HMS Newfoundland (59)

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United Kingdom
NamesakeDominion of Newfoundland
BuilderSwan Hunter, Wallsend
Laid down9 November 1939
Launched19 December 1941
Commissioned21 January 1943
IdentificationPennant number: 59
Honours and
Mediterranean 1940–1945, Sicily 1943
FateSold to Peruvian Navy, 30 December 1959
BadgeA caribou
NameBAP Almirante Grau
NamesakeMiguel Grau Seminario
Acquired30 December 1959
RenamedRenamed Capitan Quinones on 15 May 1973
ReclassifiedAs a static training ship, 1979
FateScrapped, 1979
General characteristics Post 1951 modernisation
Class and typeFiji-class light cruiser
  • 8,712 tons standard
  • 11,024 tons full load
Length169.3 m (555 ft)
Beam18.9 m (62 ft)
Draught5.3 m (17 ft)
  • Four oil fired three-drum Admiralty-type boilers
  • four-shaft geared turbines
  • four screws
  • 54.1 megawatts (72,500 shp)
Speed33 knots (61 km/h)
Range10,200 nautical miles (18,900 km) at 12 kn (22 km/h)
  • 730 (wartime)
  • 650 (peacetime)
Sensors and
processing systems
  • Type 960M air search
  • Type 274 surface search
  • Type 277 height finding
  • Type 274 fire control (152 mm)
  • Type 275 fire control (102 mm)
  • Type 262(MRS1) fire control (40 mm)
Aircraft carriedTwo Supermarine Walrus aircraft (Later removed)

HMS Newfoundland was a Fiji-class light cruiser of the Royal Navy. Named after the Dominion of Newfoundland, she participated in the Second World War and was later sold to the Peruvian Navy.

The hospital ship HMHS Newfoundland was a different ship, although also torpedoed in the Mediterranean in 1943.

Early career[edit]

Newfoundland was built by Swan Hunter and launched 19 December 1941 by the wife of the then British Minister of Labour, Ernest Bevin. The ship was completed in December 1942 and commissioned the next month.

HMS Newfoundland firing her 6-inch guns during target practice, April 1943. Taken from HMS Rodney

After commissioning Newfoundland joined the 10th Cruiser Squadron, Home Fleet. Early in 1943 the ship became flagship of the 15th Cruiser Squadron, Mediterranean. On the night of 13/14 July 1943, during Sicily Campaign, she provided effective support for 1st Parachute Brigade helping to secure the Primasole Bridge, linking Catania with Syra.[1]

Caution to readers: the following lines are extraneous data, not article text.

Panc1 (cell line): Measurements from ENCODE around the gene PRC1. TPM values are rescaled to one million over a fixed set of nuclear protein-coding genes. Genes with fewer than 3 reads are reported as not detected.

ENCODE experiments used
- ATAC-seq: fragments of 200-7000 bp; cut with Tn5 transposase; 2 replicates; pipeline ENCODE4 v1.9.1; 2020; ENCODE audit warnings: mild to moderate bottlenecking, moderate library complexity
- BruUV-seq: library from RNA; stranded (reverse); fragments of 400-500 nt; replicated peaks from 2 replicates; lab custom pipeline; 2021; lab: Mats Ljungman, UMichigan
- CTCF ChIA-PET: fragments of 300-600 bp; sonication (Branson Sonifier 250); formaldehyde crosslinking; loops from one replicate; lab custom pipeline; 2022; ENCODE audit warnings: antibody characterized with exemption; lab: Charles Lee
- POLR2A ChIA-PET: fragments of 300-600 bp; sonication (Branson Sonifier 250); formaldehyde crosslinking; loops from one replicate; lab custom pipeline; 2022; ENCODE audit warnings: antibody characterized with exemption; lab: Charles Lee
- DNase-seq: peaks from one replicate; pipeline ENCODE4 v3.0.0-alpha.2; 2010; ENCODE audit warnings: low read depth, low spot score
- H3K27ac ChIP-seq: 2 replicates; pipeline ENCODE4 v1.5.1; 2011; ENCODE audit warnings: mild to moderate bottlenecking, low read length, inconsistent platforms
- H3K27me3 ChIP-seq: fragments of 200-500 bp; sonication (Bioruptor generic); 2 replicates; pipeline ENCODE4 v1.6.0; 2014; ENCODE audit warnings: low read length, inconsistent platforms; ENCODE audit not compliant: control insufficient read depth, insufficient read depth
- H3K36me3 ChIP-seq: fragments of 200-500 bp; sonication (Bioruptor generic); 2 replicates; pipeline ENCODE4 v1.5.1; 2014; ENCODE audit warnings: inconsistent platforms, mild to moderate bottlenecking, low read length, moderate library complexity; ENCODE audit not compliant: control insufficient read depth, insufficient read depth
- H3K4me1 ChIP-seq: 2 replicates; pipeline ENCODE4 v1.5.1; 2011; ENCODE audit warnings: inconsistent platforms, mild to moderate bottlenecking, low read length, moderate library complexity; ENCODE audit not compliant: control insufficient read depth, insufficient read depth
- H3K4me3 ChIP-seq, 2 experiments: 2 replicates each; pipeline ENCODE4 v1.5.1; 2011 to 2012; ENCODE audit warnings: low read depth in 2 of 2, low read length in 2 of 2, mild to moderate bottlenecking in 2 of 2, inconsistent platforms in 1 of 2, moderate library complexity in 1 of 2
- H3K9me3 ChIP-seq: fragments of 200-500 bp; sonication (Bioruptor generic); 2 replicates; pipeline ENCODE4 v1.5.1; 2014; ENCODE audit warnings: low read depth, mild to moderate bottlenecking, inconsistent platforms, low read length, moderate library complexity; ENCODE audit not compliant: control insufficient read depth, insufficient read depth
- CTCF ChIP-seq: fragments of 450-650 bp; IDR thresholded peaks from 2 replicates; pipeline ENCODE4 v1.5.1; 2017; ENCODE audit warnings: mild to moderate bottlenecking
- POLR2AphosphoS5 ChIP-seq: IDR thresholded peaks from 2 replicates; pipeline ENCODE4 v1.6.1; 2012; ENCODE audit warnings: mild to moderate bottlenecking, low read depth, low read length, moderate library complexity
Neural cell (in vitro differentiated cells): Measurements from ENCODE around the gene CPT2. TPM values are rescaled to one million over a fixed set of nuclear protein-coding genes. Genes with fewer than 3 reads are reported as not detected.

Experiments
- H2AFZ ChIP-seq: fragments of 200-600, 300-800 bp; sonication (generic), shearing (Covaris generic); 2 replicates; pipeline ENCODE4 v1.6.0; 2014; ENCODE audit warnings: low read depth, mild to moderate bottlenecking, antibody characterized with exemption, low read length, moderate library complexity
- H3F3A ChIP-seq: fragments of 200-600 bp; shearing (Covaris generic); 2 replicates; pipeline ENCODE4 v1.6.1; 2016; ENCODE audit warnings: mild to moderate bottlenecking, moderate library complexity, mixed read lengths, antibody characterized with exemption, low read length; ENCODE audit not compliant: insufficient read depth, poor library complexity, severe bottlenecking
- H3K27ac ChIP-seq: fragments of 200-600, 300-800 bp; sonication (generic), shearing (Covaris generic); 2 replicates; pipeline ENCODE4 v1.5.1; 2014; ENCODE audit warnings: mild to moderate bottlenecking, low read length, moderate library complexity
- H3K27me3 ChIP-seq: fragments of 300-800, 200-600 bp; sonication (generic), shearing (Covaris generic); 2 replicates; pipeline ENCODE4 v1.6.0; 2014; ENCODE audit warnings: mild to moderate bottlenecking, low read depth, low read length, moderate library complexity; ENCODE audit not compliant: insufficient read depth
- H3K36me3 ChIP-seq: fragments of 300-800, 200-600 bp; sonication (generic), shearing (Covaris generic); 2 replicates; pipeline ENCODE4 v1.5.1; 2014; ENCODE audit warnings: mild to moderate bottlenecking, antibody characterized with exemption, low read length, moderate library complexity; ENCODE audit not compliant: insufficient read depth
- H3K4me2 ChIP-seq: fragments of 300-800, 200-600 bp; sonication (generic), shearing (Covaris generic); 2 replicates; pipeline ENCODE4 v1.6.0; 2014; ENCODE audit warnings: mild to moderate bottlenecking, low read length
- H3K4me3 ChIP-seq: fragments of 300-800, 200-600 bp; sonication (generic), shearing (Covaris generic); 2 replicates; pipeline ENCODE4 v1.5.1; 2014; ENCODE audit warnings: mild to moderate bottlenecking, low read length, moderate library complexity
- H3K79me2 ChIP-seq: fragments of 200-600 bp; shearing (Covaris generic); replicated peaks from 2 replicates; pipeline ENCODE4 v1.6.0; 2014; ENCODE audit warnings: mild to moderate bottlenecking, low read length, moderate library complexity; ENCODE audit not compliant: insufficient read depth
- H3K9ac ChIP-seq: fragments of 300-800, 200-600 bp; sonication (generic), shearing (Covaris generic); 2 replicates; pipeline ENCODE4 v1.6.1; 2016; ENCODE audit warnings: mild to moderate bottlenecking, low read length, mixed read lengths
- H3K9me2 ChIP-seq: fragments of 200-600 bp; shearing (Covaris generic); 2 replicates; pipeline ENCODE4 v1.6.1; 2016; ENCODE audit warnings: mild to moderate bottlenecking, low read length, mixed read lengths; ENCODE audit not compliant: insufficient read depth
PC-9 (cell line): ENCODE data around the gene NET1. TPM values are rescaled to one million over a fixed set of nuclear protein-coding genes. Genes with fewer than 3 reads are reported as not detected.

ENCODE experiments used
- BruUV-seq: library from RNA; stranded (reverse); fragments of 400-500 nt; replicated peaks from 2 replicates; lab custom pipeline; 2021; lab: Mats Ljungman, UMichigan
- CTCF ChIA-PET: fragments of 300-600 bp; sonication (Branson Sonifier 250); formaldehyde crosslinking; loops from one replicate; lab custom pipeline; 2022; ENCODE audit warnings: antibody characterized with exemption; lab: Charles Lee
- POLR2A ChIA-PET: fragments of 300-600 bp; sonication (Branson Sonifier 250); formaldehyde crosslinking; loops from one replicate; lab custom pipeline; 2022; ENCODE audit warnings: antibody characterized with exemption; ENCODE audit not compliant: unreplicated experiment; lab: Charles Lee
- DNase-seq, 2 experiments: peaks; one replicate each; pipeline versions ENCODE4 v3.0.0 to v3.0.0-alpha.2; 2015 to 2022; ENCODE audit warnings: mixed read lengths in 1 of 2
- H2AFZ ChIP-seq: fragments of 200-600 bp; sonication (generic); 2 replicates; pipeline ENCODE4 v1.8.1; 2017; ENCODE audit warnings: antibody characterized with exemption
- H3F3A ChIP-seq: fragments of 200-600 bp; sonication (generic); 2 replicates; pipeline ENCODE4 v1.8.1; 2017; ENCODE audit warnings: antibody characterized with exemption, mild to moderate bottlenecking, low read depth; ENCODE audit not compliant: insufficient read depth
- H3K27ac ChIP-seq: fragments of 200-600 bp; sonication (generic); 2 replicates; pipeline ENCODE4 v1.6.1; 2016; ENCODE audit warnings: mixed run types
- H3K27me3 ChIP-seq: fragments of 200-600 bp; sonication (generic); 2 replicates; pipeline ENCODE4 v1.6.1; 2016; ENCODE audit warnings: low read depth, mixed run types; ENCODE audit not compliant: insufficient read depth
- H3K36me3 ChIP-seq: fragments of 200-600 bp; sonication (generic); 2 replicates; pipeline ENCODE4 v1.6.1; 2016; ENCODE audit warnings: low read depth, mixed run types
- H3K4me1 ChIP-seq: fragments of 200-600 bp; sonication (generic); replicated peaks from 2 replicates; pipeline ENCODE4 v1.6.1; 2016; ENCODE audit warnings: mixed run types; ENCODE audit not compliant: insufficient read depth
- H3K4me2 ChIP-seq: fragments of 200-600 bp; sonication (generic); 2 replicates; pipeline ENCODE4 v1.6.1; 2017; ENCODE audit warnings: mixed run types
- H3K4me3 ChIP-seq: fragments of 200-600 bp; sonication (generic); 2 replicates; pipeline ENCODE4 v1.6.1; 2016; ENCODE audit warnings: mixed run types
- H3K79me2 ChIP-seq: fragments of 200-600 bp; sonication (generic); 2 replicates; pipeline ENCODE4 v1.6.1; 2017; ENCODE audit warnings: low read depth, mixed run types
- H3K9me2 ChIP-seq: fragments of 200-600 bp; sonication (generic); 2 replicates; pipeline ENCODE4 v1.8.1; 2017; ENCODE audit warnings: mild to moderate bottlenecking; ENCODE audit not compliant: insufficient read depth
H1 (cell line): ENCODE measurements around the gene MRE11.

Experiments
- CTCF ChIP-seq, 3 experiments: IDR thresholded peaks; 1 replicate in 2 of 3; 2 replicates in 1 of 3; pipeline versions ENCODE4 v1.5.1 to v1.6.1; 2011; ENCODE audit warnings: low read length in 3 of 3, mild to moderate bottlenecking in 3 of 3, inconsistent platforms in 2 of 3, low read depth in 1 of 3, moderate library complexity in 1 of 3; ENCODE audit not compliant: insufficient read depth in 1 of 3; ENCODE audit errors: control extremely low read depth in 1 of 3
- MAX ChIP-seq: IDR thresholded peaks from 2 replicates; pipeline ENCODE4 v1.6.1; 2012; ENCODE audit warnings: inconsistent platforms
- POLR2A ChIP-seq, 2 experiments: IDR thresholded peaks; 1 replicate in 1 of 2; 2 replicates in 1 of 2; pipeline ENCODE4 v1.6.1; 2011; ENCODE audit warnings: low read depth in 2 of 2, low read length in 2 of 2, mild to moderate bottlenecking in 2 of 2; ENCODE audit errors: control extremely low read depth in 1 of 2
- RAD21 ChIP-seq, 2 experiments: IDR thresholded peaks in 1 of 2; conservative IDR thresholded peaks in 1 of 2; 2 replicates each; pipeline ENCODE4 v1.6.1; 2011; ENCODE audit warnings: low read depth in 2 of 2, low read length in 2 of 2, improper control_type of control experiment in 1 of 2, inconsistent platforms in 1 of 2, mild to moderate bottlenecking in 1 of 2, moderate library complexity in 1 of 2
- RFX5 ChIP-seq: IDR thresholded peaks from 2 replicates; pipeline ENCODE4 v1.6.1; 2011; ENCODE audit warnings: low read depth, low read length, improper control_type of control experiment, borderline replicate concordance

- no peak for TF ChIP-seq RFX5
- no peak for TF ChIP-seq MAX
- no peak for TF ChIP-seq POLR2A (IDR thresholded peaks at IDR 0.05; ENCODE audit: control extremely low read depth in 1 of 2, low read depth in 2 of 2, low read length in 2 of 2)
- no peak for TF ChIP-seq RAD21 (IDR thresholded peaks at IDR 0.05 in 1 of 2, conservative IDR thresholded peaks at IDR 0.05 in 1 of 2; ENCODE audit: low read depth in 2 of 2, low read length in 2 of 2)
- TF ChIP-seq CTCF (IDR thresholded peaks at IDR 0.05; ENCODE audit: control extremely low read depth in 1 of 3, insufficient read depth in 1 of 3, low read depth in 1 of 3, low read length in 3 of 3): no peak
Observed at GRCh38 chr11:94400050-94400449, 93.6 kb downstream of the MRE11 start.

On 23 July 1943, she was torpedoed by the Italian submarine Ascianghi.[2] Some sources attribute the torpedo to the German submarine U-407.[3] One crewman was killed in the attack. Her rudder having been blown off, temporary repairs were carried out at Malta. Later, steering by her propellers only, and with the assistance of "jury rigged" sails between her funnels, she steamed to the Boston Navy Yard for major repairs.

In 1944 the ship was re-commissioned for service in the Far East. While at Alexandria an exploding air vessel occurred in one of the torpedoes in the port tubes which caused severe damage and one casualty. The repairs delayed her arrival in the Far East for service with the British Pacific Fleet (BPF). Newfoundland went to New Guinea to support the Australian 6th Division in the Aitape-Wewak campaign. On 14 June 1945, as part of a BPF task group, Newfoundland attacked the Japanese naval base at Truk, in the Caroline Islands during Operation Inmate.

On 6 July Newfoundland left the forward base of Manus in the Admiralty Islands with other ships of the BPF to take part in the Allied campaign against the Japanese home islands. On 9 August she took part in a bombardment of the Japanese city of Kamaishi. Newfoundland was part of a British Empire force which took control of the naval base at Yokosuka.

The ship was present in Tokyo Bay when the Instrument of Surrender was signed aboard the US battleship USS Missouri, on 2 September 1945. Newfoundland was then assigned the task of repatriating British Empire prisoners of war.

She returned to Great Britain in December 1946.